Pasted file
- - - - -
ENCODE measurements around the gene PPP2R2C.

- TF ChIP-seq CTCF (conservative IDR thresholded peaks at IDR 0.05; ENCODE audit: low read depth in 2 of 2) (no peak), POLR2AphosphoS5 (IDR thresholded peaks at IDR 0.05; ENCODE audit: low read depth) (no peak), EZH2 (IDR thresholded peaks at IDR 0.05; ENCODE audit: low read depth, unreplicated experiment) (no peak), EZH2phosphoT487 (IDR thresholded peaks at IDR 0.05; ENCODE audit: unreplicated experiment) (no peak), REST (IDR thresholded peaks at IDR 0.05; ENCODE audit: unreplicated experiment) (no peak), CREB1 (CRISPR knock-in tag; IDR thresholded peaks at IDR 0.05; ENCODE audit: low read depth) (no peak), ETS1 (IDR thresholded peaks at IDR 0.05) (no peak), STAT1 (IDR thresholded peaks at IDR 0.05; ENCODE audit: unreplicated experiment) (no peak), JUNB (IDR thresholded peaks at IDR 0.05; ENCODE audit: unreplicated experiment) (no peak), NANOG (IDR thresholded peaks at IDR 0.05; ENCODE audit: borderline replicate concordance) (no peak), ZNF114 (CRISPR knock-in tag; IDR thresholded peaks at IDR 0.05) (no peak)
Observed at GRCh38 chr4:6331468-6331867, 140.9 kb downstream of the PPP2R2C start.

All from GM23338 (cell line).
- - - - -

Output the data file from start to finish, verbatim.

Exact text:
ENCODE measurements around the gene PPP2R2C.

- TF ChIP-seq CTCF (conservative IDR thresholded peaks at IDR 0.05; ENCODE audit: low read depth in 2 of 2) (no peak), POLR2AphosphoS5 (IDR thresholded peaks at IDR 0.05; ENCODE audit: low read depth) (no peak), EZH2 (IDR thresholded peaks at IDR 0.05; ENCODE audit: low read depth, unreplicated experiment) (no peak), EZH2phosphoT487 (IDR thresholded peaks at IDR 0.05; ENCODE audit: unreplicated experiment) (no peak), REST (IDR thresholded peaks at IDR 0.05; ENCODE audit: unreplicated experiment) (no peak), CREB1 (CRISPR knock-in tag; IDR thresholded peaks at IDR 0.05; ENCODE audit: low read depth) (no peak), ETS1 (IDR thresholded peaks at IDR 0.05) (no peak), STAT1 (IDR thresholded peaks at IDR 0.05; ENCODE audit: unreplicated experiment) (no peak), JUNB (IDR thresholded peaks at IDR 0.05; ENCODE audit: unreplicated experiment) (no peak), NANOG (IDR thresholded peaks at IDR 0.05; ENCODE audit: borderline replicate concordance) (no peak), ZNF114 (CRISPR knock-in tag; IDR thresholded peaks at IDR 0.05) (no peak)
Observed at GRCh38 chr4:6331468-6331867, 140.9 kb downstream of the PPP2R2C start.

All from GM23338 (cell line).